Hourly Hardships

 I would like my story to remain anonymous if you please.  I will personally express that I feel many nurses hold back their stories for fear of retaliation and that nurses could literally write books about the short-comings, close calls, and corners they had to cut.  I fear such a book would belong more in the horror section than in inspiration, sadly.  

As such, I will share with you a brief story of my own:

We were short staffed one day on my unit, given the number of nurses we had in relation to the acuity of the patient population and the total nursing hours needed to perform the work.  One of my superiors visited the unit to speak to me, and reported that the condition was too busy and that I should report it to my immediate supervisor.  I agreed with their judgement and reported an unsafe condition and my intention to complete a POA later when time permitted.  Management said they would see what they could do.          

Later on, in an effort to try to meet the needs of our patients, I compromised safety by cutting corners in an attempt to more fully fulfill their safety, seemingly paradoxical, and a patient received an oral version of a medication instead of the injectable version that had been ordered.  I immediately reported the error to the covering physician, who verbally informed me not to worry about the error as the oral version was safe for the patient and simply not to give the intravenous version since the oral version had been administered.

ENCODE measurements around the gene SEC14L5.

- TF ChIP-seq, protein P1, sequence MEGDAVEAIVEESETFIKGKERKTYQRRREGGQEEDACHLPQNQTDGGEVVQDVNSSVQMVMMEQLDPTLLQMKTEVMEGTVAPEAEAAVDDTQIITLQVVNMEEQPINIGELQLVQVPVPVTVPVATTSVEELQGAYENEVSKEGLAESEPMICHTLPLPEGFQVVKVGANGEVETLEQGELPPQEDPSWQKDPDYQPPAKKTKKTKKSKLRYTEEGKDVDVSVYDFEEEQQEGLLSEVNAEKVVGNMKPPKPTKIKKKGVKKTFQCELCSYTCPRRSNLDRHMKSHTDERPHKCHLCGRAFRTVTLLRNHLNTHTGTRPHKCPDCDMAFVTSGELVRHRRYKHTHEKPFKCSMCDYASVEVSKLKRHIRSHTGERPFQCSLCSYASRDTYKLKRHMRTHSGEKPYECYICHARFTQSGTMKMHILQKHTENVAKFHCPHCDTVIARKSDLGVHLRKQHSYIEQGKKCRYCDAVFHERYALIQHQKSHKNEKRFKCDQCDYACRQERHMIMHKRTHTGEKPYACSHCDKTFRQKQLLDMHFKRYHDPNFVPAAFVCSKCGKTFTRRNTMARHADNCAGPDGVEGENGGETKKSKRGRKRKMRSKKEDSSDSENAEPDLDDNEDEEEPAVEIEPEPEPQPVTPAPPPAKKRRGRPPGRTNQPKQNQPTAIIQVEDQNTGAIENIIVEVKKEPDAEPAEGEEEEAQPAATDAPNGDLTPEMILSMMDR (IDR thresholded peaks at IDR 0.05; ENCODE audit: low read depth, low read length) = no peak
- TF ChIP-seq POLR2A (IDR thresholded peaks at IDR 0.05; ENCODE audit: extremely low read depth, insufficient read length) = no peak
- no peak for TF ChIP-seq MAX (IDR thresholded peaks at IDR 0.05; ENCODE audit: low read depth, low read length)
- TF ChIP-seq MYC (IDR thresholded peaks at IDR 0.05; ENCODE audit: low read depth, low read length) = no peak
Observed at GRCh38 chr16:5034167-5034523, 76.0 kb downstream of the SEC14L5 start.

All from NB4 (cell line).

I notified my supervisors, and sometime later was summoned to HR for an interrogation into what had transpired.  Ultimately, I was initially assigned sixty days suspension for what had transpired.  I was not asked about the safety conditions that day, I never had a conversation regarding a follow up to a submitted SB Safe or what the hospital was going to do to rectify these conditions.  I was issued punishment for reporting an unsafe condition, and then under duress, making a poor judgement to help a patient that did not result in patient harm.         

It was at that moment, I lost faith in my hospital to accurately assess patient care conditions, take care of their staff’s physical and mental well-being, and their willingness to indirectly put my license in potential jeopardy.  I considered resigning and hiring a personal attorney that would cost potentially thousands of dollars to assist in this matter.  I still fear the potential for retaliation for the risk of sharing my story.   I appreciate your confidentiality in this matter.

Submitted Anonymously by a PEF Nurse

I Demand A Fair Contract!

Dear Commissioner,

New York Public Employees Make Life in New York Possible. I want them to receive the salary, benefits, and quality of life they deserve! Public Employees in your agency and others need the fair contract that PEF is fighting for. 

You have the power to make a lasting impact on the State of New York. I hope you take this opportunity to improve the quality of life for hard working New York Public Employees. 

Sincerely,

[Your Name Here]